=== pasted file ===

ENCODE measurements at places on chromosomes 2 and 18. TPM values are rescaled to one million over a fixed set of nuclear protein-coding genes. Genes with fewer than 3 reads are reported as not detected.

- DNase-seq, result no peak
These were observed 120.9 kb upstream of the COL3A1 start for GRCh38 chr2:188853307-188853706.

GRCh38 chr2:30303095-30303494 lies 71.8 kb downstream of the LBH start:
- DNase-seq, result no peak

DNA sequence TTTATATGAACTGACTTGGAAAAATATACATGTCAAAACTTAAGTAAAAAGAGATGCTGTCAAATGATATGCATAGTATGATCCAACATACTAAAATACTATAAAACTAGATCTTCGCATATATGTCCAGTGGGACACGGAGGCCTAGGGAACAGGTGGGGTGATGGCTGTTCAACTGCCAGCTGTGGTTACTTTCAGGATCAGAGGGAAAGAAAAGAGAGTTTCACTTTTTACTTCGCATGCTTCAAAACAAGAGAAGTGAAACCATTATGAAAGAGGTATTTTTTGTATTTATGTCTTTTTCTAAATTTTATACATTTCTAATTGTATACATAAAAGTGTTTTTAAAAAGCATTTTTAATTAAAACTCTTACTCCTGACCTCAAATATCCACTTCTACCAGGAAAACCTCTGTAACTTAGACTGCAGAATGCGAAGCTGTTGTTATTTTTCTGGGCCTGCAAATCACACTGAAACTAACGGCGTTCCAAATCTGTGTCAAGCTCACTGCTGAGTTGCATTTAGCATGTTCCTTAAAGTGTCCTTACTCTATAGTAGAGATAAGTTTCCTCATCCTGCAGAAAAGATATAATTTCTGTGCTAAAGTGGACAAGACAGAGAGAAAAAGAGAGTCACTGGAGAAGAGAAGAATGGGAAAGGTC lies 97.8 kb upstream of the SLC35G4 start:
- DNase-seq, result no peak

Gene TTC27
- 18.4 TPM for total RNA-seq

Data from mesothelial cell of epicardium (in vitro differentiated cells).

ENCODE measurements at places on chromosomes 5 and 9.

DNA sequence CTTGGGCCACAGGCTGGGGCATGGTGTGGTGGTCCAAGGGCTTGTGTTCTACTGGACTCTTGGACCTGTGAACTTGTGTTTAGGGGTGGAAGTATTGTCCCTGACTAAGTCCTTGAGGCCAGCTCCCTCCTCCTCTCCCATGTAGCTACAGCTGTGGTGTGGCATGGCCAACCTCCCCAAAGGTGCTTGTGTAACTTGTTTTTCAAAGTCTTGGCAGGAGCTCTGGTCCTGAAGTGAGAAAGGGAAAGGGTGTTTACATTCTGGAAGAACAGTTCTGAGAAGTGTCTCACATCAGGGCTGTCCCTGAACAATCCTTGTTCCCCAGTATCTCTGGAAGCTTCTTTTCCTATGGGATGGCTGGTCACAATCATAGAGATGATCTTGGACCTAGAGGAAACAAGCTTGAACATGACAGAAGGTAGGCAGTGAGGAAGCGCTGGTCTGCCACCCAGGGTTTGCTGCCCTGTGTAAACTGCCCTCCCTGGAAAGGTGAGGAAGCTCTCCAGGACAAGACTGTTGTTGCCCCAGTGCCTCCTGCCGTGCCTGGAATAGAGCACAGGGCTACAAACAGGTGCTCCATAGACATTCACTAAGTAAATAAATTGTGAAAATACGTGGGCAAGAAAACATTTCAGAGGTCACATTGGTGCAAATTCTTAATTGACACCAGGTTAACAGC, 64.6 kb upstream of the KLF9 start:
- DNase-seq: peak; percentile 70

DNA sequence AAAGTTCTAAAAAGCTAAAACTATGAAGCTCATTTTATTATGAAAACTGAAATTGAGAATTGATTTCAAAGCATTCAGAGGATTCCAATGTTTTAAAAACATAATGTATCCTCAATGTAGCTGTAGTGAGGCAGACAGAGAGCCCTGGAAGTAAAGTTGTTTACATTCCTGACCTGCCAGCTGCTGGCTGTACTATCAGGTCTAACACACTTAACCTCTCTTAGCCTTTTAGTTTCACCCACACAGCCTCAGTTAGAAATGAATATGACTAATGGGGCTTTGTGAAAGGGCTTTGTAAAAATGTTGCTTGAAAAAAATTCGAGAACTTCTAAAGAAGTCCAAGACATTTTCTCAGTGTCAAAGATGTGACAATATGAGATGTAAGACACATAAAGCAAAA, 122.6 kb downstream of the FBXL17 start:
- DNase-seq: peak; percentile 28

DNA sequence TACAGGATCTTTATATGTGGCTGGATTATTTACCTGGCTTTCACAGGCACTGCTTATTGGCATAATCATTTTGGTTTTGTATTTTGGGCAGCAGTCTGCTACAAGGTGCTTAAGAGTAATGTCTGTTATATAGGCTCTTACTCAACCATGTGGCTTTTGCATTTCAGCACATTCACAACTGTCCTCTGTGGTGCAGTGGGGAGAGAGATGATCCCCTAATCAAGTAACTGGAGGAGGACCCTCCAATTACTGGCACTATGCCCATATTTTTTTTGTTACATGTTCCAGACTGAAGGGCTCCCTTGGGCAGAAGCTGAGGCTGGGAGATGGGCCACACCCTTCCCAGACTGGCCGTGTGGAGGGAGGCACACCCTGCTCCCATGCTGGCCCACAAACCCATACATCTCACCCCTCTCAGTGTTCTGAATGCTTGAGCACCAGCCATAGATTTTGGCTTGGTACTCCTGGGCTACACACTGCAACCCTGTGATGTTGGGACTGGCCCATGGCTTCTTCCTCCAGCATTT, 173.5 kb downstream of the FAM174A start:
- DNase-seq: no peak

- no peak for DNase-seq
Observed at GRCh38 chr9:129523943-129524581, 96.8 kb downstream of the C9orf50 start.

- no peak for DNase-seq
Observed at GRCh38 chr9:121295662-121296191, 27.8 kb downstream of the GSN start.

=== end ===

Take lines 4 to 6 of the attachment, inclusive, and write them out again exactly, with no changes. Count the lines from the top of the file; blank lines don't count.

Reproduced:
GRCh38 chr2:30303095-30303494 lies 71.8 kb downstream of the LBH start:
- DNase-seq, result no peak

DNA sequence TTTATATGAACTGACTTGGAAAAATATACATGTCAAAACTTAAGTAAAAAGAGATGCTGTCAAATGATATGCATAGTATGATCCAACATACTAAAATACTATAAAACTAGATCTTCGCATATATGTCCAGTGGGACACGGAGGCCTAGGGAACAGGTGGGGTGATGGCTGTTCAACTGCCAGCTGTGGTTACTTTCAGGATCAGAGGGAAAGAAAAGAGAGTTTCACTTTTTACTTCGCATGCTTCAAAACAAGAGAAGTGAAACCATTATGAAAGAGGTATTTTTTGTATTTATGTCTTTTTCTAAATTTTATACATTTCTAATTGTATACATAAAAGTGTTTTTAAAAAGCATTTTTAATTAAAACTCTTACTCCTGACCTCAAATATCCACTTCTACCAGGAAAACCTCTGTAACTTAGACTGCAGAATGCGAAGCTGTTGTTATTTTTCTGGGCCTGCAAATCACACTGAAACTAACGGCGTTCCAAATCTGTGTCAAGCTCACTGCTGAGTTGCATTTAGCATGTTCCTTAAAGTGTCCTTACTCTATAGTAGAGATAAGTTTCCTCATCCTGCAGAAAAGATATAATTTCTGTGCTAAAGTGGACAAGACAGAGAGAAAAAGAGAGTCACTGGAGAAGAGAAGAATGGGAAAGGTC lies 97.8 kb upstream of the SLC35G4 start: